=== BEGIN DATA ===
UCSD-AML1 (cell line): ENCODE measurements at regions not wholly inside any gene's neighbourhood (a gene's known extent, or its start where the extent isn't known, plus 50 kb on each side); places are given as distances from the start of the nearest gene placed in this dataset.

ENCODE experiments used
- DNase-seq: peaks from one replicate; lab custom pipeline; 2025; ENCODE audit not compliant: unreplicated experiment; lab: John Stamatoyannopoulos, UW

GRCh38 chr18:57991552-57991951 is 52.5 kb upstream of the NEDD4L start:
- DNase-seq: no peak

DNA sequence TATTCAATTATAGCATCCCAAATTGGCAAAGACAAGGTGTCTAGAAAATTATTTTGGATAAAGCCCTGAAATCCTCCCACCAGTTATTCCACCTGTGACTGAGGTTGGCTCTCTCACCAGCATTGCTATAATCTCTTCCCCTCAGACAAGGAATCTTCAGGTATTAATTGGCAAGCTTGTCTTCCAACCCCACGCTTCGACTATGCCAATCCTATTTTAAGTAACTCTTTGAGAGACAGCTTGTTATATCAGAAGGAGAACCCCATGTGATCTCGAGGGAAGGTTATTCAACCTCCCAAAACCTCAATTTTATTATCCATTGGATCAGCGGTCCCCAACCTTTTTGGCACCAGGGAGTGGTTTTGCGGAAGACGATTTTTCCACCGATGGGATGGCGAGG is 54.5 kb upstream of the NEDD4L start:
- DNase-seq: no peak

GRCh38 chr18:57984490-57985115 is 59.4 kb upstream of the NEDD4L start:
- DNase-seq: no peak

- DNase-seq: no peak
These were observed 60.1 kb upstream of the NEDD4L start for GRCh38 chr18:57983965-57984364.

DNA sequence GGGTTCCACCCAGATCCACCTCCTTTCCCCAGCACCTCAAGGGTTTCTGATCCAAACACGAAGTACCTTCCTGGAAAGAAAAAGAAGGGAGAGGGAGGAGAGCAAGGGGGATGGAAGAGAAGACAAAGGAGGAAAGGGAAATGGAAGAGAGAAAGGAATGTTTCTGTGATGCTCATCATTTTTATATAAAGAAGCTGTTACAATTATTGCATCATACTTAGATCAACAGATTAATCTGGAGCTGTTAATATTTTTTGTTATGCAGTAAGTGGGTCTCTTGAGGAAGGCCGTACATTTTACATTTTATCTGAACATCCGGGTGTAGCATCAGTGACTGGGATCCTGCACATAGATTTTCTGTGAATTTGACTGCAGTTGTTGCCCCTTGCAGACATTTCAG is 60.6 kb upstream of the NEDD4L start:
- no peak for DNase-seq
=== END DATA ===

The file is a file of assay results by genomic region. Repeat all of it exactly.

UCSD-AML1 (cell line): ENCODE measurements at regions not wholly inside any gene's neighbourhood (a gene's known extent, or its start where the extent isn't known, plus 50 kb on each side); places are given as distances from the start of the nearest gene placed in this dataset.

ENCODE experiments used
- DNase-seq: peaks from one replicate; lab custom pipeline; 2025; ENCODE audit not compliant: unreplicated experiment; lab: John Stamatoyannopoulos, UW

GRCh38 chr18:57991552-57991951 is 52.5 kb upstream of the NEDD4L start:
- DNase-seq: no peak

DNA sequence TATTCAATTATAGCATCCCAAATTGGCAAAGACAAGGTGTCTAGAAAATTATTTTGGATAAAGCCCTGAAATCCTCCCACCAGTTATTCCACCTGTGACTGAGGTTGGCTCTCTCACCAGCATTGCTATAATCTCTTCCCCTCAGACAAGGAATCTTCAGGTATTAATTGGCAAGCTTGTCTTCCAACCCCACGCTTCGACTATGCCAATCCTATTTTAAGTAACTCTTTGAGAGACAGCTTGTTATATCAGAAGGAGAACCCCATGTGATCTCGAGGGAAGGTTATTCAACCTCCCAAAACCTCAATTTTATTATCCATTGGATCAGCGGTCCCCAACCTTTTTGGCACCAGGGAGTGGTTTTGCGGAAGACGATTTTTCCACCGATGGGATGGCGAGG is 54.5 kb upstream of the NEDD4L start:
- DNase-seq: no peak

GRCh38 chr18:57984490-57985115 is 59.4 kb upstream of the NEDD4L start:
- DNase-seq: no peak

- DNase-seq: no peak
These were observed 60.1 kb upstream of the NEDD4L start for GRCh38 chr18:57983965-57984364.

DNA sequence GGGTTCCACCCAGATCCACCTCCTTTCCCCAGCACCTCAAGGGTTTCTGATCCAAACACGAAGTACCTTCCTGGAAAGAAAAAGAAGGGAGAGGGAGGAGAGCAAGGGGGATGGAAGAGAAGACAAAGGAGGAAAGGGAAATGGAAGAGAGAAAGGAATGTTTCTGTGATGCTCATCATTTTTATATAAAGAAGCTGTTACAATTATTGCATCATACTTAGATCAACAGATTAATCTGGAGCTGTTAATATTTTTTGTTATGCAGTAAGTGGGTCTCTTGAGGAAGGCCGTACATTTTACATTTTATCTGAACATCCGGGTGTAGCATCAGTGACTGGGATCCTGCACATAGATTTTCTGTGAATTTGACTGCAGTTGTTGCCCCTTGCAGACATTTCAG is 60.6 kb upstream of the NEDD4L start:
- no peak for DNase-seq